Aug 20, 2019
The advice may not have been specific, but oilpatch contractor Matthew Linnitt states he knew what he was "supposed" to do: lie on official records about an event that could have killed him, or someone would be fired.
The unspoken threat, he alleges, was delivered down by his director at Canadian Natural Resources Limited (CNRL) after a close call with hydrogen sulfide on a northwestern Alberta well site on May 2, 2016.
Hydrogen sulfide, also known as H2S or sour gas, is a toxic substance that can be lethal in high concentrations and is sometimes leaked from the wellheads, pump jacks, pipes, tanks and flare stacks of oilfields.
At the time, Linnitt counted himself fortunate to have fled with his life — he was operating alone on a remote site when a fountain of fluids and poisonous sour gas exploded from its depths. A valve hadn’t been suitably shut down.
He sought for the site’s emergency breathing apparatus, only to find that the operators who had inappropriately sealed the valve had also taken the air packs off-site. Without cell service, Linnitt ran far away from the fumes and lingered away until his air monitor told him the sour gas levels no longer posed a menace.
He later encountered a challenging decision: he could communicate what happened and risk being discharged for revealing that CNRL had broken safety rules, or he could lie to protect his position.
Linnitt said he chose to lie in his incident report to the organization, writing that he used the site’s emergency breathing devices after the spill.
He is no longer amenable to live with that deception. He’s not alone: in the course of National Observer and Global News talked with five current and former construction, oil and gas operators in Alberta and Saskatchewan, Canada.
All confessed to having falsified or disregarded details on official reports about health and safety incidents, or to observing someone else do it to avoid being terminated.
Despite claims made by the five current and former operators, regulators in Alberta and Saskatchewan established in emailed communications that no oil company has ever been charged or punished for knowingly filing inaccurate or misleading news on official reports. In Alberta, the regulator also writes that proper reporting is a “pillar” of the law, prompting it to study prosecutions if false reporting is found.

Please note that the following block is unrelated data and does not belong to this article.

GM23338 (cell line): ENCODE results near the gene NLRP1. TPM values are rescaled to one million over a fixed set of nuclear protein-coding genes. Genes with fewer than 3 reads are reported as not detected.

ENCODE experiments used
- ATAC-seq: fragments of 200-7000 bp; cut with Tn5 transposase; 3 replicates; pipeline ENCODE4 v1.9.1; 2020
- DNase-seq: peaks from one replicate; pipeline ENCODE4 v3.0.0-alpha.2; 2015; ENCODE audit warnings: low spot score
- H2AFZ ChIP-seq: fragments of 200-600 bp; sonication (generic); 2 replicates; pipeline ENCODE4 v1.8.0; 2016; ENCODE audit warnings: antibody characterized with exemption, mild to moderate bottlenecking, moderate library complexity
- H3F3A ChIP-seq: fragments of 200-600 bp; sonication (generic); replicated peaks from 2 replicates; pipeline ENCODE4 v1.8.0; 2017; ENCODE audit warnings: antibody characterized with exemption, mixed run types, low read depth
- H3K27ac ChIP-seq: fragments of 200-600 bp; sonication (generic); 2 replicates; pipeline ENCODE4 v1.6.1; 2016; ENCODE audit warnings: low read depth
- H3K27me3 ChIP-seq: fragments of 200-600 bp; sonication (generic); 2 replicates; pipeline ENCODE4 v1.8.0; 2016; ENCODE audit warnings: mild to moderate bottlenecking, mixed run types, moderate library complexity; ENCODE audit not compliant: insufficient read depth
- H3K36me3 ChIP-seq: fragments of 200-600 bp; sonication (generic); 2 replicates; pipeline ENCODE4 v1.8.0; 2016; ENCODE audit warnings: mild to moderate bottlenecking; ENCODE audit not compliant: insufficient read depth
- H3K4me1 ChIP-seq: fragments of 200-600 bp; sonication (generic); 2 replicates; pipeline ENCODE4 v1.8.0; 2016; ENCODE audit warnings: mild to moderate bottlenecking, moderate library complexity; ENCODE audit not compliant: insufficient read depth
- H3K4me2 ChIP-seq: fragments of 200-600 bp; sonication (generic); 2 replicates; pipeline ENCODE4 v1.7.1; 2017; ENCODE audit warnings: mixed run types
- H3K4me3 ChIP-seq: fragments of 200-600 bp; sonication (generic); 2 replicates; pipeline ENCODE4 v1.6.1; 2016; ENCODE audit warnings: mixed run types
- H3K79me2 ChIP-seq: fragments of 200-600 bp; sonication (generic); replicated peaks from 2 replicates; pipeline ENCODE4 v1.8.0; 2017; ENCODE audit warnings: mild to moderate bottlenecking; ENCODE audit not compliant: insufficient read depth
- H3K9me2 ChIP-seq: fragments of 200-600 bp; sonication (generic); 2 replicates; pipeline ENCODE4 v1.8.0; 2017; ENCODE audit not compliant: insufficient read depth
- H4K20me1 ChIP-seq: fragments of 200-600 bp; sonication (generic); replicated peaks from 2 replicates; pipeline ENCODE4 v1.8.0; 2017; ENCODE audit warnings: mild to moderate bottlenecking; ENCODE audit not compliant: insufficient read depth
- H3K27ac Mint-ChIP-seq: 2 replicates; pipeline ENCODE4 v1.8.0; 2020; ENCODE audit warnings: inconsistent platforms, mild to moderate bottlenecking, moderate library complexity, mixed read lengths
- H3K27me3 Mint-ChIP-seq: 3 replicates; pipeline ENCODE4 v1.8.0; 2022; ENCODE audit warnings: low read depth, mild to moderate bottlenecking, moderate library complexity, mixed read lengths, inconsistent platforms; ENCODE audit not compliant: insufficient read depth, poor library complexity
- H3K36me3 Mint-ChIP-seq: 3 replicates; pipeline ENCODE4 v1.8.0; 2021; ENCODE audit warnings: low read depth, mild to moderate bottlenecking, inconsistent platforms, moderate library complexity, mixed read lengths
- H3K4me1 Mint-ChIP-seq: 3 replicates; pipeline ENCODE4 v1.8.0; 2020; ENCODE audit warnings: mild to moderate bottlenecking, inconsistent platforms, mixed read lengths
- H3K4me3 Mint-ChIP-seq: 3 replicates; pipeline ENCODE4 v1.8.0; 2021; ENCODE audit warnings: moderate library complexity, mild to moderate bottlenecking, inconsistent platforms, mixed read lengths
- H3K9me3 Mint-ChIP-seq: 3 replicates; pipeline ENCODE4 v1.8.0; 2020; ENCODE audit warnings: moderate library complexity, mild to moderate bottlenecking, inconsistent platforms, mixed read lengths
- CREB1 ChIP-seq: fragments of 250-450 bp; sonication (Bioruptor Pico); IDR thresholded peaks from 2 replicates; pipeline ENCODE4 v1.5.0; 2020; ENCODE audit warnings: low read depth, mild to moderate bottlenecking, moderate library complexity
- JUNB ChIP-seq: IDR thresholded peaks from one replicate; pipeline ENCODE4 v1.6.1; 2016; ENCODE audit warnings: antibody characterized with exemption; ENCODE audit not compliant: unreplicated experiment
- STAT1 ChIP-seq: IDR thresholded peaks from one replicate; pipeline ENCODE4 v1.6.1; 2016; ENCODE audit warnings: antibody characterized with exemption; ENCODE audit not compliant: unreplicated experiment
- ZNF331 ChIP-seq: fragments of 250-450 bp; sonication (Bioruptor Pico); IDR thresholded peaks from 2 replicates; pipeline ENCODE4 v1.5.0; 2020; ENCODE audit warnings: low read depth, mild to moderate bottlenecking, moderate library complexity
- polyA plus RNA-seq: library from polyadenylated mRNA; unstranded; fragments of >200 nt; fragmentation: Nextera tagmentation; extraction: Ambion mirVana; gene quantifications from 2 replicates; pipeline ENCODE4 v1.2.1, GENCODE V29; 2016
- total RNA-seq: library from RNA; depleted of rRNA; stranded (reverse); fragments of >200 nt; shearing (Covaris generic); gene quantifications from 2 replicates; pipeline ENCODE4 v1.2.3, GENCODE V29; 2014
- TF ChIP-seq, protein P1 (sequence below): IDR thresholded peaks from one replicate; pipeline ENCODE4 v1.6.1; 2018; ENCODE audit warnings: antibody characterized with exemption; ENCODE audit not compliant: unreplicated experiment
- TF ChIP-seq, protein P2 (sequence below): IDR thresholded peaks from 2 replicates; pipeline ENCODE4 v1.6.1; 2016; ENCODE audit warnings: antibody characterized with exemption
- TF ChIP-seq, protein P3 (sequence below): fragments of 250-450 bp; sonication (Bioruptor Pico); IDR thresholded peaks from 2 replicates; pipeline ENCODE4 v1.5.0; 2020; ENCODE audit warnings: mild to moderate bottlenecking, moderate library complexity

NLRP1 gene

The Canadian Association of Petroleum Producers (CAPP), which represents the oil and gas industry nationwide, declined to talk on this inquiry, citing lack of evidence to imply the practice of filing misleading reports is comprehensive.
That the operators say the dishonesty occurs under the table is, according to industry watchers, not only an implication that the industry’s oversight administration may be permitting businesses to endanger mechanics, but also part of a diminished oilpatch safety culture of silence that favors profit over workers.
In the oilpatch, good safety habits and safety training can be a matter of life and death. Since 2017, at least five have been killed in the field at sites in Alberta and Saskatchewan. This includes one worker in Alberta who died in May 2018 following exposure to H2S, according to a provincial operator safety report.
The words may not have been explicit, but oilpatch contractor Matthew Linnitt says he read between the lines: lie on official documents about an incident that could have killed him, or someone would be fired.
The tacit threat, he alleges, was handed down by his supervisor at Canadian Natural Resources Limited (CNRL) after a close call with hydrogen sulfide on a northwestern Alberta well site on May 2, 2016.
Hydrogen sulfide, also known as H2S or sour gas, is a toxic substance that can be fatal in high concentrations, and is sometimes leaked from the wellheads, pump jacks, pipes, tanks and flare stacks of oilfields.
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